Wednesday, February 13, 2008

A Seller's Biggest Mistake

Selecting the wrong agent is likely the biggest mistake a seller can make. The wrong agent can cost a seller thousands of dollars in net proceeds and needless months of frustration. Both are almost always related to a seller's lack of familiarity with the market, and poor pricing practices on the part of the agent.

While researching home values in the neighborhoods I have chosen to focus my attention on, I noticed that year after year the values for comparable homes varied by as much as an average $14 per square foot. Since the neighborhoods are tract developments, so wide a spread between top dollar and low dollar struck me as being an indication that something was wrong. None of the factors that could account for disparity in the values could possibly explain such a spread.

Not even a combination of the various factors could explain why one 3-2-2 with 1800 s.f. of living space could sell for $162,000 and another for $187,200—a difference of $25,200 or 15.556%. Even with a swimming pool and 100% brick face, which none of them had, a patio upgrade with a cover and added deck, an air-conditioner upgrade, ceiling fans, extensive landscaping, impeccable lawns, not even tile flooring, and kitchen and bath counters and top of the line fixtures on top of all of that could add so much more value. Upgrades and improvements just don't add their cost to a tract home's resale value.

Something else was afoot. Homes were appreciating at about 3% to 5% per year, but some of the higher sales prices occurred during the early months and some of the lower prices occurred during the later months. That wasn't it either. There was no way to truly gauge seller motivation, which could make a big difference—but median and average priced homes were on the market no more than about 2 to 5 weeks longer than the lowest priced over the first four of the five years I measured. The market was hot. Time and the need to sell quickly just didn't make sense. That is, not without another factor—unrealistic seller expectations.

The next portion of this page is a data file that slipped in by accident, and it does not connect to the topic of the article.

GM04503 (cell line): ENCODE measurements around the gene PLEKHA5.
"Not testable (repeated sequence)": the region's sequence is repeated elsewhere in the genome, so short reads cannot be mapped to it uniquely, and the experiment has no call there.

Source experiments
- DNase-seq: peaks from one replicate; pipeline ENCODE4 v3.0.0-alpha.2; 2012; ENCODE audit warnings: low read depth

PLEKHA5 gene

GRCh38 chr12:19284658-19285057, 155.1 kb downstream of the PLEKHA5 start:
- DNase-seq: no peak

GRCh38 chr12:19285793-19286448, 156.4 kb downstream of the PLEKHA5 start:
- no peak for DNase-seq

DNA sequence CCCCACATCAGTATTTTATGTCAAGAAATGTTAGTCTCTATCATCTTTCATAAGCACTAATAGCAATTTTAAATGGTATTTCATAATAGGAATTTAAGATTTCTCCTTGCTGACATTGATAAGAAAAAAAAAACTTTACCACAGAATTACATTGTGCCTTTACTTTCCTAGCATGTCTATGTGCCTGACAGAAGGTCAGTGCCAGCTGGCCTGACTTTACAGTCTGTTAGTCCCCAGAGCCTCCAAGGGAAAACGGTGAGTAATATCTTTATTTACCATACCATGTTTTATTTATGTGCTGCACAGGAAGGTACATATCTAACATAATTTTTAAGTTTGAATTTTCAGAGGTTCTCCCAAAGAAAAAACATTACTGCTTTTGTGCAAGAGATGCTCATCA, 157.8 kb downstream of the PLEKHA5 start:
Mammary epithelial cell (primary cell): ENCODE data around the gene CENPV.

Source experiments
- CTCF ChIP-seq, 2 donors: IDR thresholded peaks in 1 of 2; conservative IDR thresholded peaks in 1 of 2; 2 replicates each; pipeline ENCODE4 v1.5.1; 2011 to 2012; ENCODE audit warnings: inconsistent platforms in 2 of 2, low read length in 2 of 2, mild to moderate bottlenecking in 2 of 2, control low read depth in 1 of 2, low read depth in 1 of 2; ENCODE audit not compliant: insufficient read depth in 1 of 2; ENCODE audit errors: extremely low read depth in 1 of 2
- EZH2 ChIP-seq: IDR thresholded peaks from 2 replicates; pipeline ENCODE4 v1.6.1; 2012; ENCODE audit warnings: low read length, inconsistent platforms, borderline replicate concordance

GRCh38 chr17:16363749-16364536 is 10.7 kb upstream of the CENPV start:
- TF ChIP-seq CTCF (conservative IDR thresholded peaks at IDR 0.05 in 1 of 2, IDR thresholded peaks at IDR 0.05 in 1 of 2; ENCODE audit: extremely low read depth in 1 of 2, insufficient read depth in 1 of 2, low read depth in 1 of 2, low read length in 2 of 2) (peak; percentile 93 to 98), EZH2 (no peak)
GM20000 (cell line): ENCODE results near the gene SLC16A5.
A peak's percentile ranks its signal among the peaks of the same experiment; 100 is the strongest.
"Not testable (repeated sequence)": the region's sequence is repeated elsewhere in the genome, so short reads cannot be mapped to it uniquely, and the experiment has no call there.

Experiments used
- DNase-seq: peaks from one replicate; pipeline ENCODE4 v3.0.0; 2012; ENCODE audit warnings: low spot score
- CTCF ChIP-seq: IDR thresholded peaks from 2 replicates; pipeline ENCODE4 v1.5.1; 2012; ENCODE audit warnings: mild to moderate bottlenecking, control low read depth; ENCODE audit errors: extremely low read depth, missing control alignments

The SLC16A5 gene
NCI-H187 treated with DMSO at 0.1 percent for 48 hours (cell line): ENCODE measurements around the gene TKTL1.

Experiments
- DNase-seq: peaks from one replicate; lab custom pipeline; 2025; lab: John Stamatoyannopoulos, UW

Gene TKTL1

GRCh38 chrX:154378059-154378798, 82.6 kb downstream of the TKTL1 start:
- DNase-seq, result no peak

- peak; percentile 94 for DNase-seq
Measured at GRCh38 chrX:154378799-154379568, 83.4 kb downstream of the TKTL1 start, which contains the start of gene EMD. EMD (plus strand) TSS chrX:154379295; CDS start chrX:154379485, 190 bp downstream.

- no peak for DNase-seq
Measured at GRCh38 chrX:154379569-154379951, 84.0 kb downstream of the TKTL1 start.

This is not about unrealistic seller expectations though, because the higher priced listings sold, albeit they were on the market from 87 to as long as 320 days. This is about the difference that selecting the right agent can make. Even the best agent can seldom rein-in the expectations of a seller with an inflated notion of their home's values, but pricing a home for a quick sale does not require that it be placed on the market below market value. A home can sell quickly, and net the seller thousands more if it is properly priced and the right strategy is used. This is especially true when selling a home in neighborhoods where the median priced home is representative of the median price in the market. The homes in such a neighborhood will likely include properties being sought after by everyone from first-time buyers and empty nesters to families of four who are buying their second, third and nth home.

There' a cliché in the real estate business that may explain why so many agents are so unimaginative that they focus only on price to make a quick sale. It goes something to the effect that "Sellers want the highest price, and buyers want the lowest price." This is arguably not always true for sellers, and it misses the distinction between price and cost that is so important for buyers. This is especially true for first-time buyers, but what other buyer does not want to get into a new home at the lowest cost, price not withstanding?

If an agent does his/her homework and does a good competitive market analysis (CMA), price will not be as significant a factor for a prospective buyer if proper buyer incentives are offered as well. Why not price the home at or slightly above the median or average price, and have the seller offer the difference toward paying a stated amount of the buyers prepaids and/or closing costs?

The strategy works, and has worked time and again. Several instances of it were in the data that inspired this article, albeit they appear to have been post facto. The sole caution is that care must be exercised not to price the home above the amount for which it is likely to appraise. The CMA will tell you whether you are within limits. Just price the home below the highest comparable sold property. Just how much lower a price will depend on your estimate of what you believe it can appraise for, and your seller's need to sell and expectations.

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